ST. MARY’S – In the pre-election push, when time is short and tempers can be even shorter, St. Mary’s Councillor Kaytland Smith and District Warden Michael Mosher treated colleagues and community spectators alike to a rare display of public pique last week.
But to at least one local resident, who witnessed the imbroglio from the gallery of Wednesday’s Committee of the Whole (COTW), what seemed like a disagreement over a mundane point of procedure actually packed real civic meaning. “That was the first meeting I had gone to, but the issues here were about the public good,” Sherbrooke resident Tim Sawlor told The Journal in an email.
Specifically, who has the right to set council agendas? How many, and which issues should consume any given meeting? And what constitutes an appropriate (or inappropriate) topic of discussion in an ostensibly public institution?
“My memory isn’t that good, and things happened really quickly,” said Lawlor, who concedes that he’s not “completely impartial” as his wife and Kaytland are friends. Nonetheless, he added, “I consider this very important, [even though] I can’t give you exact quotes.”
Fortunately, both Smith and Mosher can.
In an email to The Journal, Smith – who decided last month not to reoffer for her District 3/5 seat in October’s municipal election – explained that at last week’s COTW meeting she asked council to review its policy on time limits for discussions of agenda items and restrictions on the number of issues that can be considered at any one time.
“I requested [that] if council wishes to have an amendment made to the procedural policy to allow time, length, and/or limits on agenda items, [then it should] give direction to do so,” she said. “That way we can have the opportunity to have a proper debate and vote before the rules are enforced upon us.”
She elaborated: “Various questions were asked, including about a previous discussion we had about sending agenda items to the warden/deputy warden to be added to the agenda, to which I responded [that] any previous agreements we had would be overridden when we approved/implemented the [new] procedural policy.”
At that point, Smith said, “the warden became impassioned.”
Specifically, she noted, “He accused me of grandstanding and stated that [this] would not be allowed as long as he was warden. . .I then asked why it was okay for other councillors to ‘grandstand’ [when other councillors made statements about her] but not okay for me to do so. The warden requested examples. I offered two. He then became furious that I was naming people in a public meeting.”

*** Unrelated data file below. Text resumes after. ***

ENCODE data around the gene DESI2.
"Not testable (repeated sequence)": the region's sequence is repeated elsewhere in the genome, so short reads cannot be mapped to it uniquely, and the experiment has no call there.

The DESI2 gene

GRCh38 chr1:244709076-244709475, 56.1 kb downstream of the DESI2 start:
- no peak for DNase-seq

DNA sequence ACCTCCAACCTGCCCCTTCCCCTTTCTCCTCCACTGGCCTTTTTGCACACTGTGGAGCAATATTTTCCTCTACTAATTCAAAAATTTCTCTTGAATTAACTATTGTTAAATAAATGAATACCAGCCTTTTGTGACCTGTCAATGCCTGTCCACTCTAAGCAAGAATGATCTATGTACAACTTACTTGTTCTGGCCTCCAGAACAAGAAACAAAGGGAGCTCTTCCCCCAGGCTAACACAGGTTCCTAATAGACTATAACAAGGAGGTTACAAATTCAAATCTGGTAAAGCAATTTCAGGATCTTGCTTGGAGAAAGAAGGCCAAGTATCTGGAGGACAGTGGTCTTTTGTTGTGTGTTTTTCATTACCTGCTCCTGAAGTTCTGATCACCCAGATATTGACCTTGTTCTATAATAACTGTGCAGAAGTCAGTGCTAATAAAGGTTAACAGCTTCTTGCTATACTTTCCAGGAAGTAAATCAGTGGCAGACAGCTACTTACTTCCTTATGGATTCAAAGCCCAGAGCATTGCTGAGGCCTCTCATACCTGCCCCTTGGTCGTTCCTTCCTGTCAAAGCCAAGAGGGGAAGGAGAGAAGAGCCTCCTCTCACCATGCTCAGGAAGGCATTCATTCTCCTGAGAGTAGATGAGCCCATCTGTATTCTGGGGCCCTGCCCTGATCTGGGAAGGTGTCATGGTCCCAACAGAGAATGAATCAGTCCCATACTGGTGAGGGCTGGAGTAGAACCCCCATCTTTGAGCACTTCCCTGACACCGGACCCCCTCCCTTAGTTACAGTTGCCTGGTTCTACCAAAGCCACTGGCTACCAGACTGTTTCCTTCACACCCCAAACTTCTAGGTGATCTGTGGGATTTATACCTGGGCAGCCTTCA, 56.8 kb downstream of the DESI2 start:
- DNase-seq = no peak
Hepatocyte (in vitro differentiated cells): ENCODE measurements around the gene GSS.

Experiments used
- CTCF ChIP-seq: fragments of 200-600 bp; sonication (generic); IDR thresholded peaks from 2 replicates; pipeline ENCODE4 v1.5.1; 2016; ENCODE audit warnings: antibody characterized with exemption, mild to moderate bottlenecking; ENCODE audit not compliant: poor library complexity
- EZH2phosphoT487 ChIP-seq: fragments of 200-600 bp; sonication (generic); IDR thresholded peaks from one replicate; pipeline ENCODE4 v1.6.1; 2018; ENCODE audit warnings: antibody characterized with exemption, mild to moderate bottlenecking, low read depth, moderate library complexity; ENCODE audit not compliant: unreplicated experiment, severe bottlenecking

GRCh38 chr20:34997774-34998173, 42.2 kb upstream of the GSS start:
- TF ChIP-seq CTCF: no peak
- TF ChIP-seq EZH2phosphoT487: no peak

Finally, she said, “the warden refused to allow me to respond and called for adjournment for the meeting. The motion was moved and seconded. A vote was not called. I pointed this out and was ignored, so [I] stated nay in protest as I felt the adjournment of the meeting was simply to quiet me on the subject.”
In a telephone interview, Mosher – who has been warden since 2014 and is running again for council seat in District 2 – corroborated the broad strokes of Smith’s account but emphasized that he had both the authority and responsibility to adjourn the meeting in the manner that he did. “When the discussion came to a point where it was inappropriate, I asked for a motion to adjourn, and that was seconded,” he said.
Asked whether he was irked by Smith’s response to his request to provide examples of other “grandstanding” councillors, Mosher said, “She could not provide evidence [of this] in those examples, other than what she said. And I could not stand for that; to let her stand there and desecrate somebody’s name.”
He added: “When somebody goes above and beyond what anybody would consider to be a normal discussion, it’s my responsibility to take control of the meeting. As the chair [I am] responsible for maintaining decorum.”
In fact, both Smith and Mosher confirm that the issue over procedural policy originated with her request, on September 8, to add two entirely unrelated items – one on diversity and inclusion training, and the other on streaming and recording council meetings – to the September 16 COTW agenda; a request that was denied.
“Upon receiving my agenda package (on September 11), I noted they were not included,” she said. “I emailed the warden questioning this exclusion. I was informed there would not be time for all my requests, and they would be considered again for a future COTW if there is time available. I responded [and] stated my high level of disappointment, and [my] feelings that the agenda was on the light side, as it only had four items. I received no response.”
In effect, she told The Journal, “I disagreed with the unilateral decision the warden made, and without the appointment of a deputy warden to take my concern to, I felt it was best to take it [procedural policy] directly to council for a discussion.”
For his part, Mosher said he had “no issues” with adding that particular item to the agenda and so “gladly” complied. As for the previous two matters, which effectively prepared the field for the ensuing the war of words, he told The Journal, “There is a point where we can’t accommodate every request.”
As an observer, Sawlor wonders if the exchange needed to escalate as it did. “My own impression is the reaction by Mosher to Smith’s arguments seemed disproportionate,” he said. “Politicians are held to a different standard though, I guess. It also seemed weird that no other councillors spoke; the back and forth was entirely between Mosher and Smith. It did happen quickly though, so there wasn’t much time for anyone else to jump in.”
Meanwhile, Smith said that during her term in office, she has felt “disrespected, unappreciated, and shut-out by some members of council.”
On the contrary, Mosher said, “She’s very fortunate that we have treated her the way that we have.”